Karnataka’s Bal Puraskar awardee: Never forget the richness of Indian culture
Having received the coveted Pradhan Mantri Rashtriya Bal Puraskar 2022, young Bharatanatyam dancer Remona Evette Pereira has added this to her wall of fame, which displays hundreds of other trophies and mementos. But as the 16-year-old looks at this new accolade that’s now added to her home in Mangaluru (Karnataka), she chuckles thinking where to keep the next one coming her way!
“Two-three bags full of awards are in the store room,” she says sharing that this Bal Puraskar medal will be displayed right in the front. Speaking to Prime Minister Narendra Modi via virtual teleconferencing was a “precious” moment for this young achiever, who shares: “From the South (of India), it was only me he spoke to. I was very nervous and scared about what he’d ask and what I’d answer. We spoke in Hindi, and he ask me what inspired me to continue my dance practice and if I faced any fear while using props like fire or while dancing on broken glass pieces... Yes, I often do get hurt while using these props. But I trust my mom because she first tries all of them — though she isn’t classically trained — and then only gives them to me to perform.”
Her awards narrate her 13 year journey, which started with her training in classical when she was just three. “My dad passed away before I was born. So it has been hard for me and my family. I remember I was just three-years-old, and didn’t have any idea about dance. But my mother was very passionate about dance, and wanted to learn herself but couldn’t get the opportunity in her time. Many parents play rhymes for children on the TV, but my mother used to show me Bharatanatyam CDs. She wanted to see if I show any interest in it, and luckily I did! That’s when she enrolled me in a dance class,” recalls Pereira, who is learning Bharatanatyam under guru Shrividya Muralidhar.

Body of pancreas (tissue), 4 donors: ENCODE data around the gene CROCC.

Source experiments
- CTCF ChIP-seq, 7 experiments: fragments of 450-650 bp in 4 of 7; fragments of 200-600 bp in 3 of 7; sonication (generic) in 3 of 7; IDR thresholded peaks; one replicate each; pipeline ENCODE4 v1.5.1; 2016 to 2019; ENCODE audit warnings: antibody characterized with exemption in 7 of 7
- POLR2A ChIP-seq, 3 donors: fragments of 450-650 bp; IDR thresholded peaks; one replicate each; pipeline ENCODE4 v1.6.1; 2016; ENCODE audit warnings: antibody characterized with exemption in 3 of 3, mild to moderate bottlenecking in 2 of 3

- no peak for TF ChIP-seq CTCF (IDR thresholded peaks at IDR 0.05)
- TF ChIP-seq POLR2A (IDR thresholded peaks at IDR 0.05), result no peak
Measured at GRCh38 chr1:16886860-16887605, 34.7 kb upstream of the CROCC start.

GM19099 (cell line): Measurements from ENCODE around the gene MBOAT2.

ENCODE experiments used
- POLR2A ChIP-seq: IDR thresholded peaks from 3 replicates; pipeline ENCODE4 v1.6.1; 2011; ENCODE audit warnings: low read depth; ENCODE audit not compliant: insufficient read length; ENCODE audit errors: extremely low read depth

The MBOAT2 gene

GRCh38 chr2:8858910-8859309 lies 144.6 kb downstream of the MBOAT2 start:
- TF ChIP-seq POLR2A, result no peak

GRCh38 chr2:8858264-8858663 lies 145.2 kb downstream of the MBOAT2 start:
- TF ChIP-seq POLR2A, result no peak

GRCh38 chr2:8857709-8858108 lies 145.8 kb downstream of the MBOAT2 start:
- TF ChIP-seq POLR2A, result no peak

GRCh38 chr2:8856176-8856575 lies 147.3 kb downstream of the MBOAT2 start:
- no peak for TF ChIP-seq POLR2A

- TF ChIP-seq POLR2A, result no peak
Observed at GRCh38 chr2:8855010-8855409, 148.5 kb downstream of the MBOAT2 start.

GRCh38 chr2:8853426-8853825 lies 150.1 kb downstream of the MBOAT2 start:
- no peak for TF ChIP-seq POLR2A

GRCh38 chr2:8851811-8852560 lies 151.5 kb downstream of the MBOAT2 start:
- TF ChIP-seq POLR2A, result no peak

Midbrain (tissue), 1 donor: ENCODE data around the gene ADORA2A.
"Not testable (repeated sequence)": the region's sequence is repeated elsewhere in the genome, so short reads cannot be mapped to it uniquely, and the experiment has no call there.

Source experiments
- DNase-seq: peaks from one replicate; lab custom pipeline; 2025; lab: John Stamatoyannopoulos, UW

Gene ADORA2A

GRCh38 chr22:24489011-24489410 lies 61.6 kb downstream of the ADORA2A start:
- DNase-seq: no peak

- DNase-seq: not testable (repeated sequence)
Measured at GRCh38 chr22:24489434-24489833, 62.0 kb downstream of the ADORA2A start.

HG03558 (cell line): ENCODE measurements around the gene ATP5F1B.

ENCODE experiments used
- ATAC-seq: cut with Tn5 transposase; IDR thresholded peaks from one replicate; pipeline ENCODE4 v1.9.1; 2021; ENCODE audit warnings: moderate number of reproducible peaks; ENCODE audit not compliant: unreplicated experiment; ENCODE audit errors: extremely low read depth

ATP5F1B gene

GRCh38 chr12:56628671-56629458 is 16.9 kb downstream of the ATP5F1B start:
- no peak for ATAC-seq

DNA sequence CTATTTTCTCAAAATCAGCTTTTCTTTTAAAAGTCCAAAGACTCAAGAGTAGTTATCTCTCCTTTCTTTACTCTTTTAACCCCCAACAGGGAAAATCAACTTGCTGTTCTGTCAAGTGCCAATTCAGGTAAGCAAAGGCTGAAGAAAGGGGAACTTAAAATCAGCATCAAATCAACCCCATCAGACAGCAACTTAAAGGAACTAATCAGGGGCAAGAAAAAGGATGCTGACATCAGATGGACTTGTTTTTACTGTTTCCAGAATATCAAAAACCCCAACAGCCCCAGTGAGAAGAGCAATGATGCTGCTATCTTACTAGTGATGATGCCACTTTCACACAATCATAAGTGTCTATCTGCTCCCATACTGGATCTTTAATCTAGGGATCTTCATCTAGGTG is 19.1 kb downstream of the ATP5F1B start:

In the first year of her studies at Nanthoor Padua PU College, the support she has received from her teachers and college has made her more passionate about this art form. “Juggling education and dance is hard. But it all comes down to how you manage your time. I’ve to take a lot of leaves, but I often get provided with individual classes for whatever I miss, and that keeps me going,” she adds.
Over time, the young artiste has learned to look at the bright side of things, and doesn’t fail to thank the pandemic for the extra practice time it allowed her. “On one hand while it was terrible because our education almost stopped and we faced financial hardship. But for dance, it provided very useful moments because I got more time to focus, learn and practice. Also, there were many interesting online programs from where I learned a lot,” she informs while being still in disbelief about “receiving such a big honour”.
And she rues how Indian classical dance and music are still less popular vis a vis the western forms. “Though I’m also a western dancer, I dedicate myself to Indian classical arts because I love it. I don’t want anyone to forget our Indian culture and the richness of it. That’s something I hope to do with my dance practice,” she says, adding that once she grows up, she wants to teach the “richness of our classical art” to youngsters from economically weaker sections.
Author tweets @siddhijainn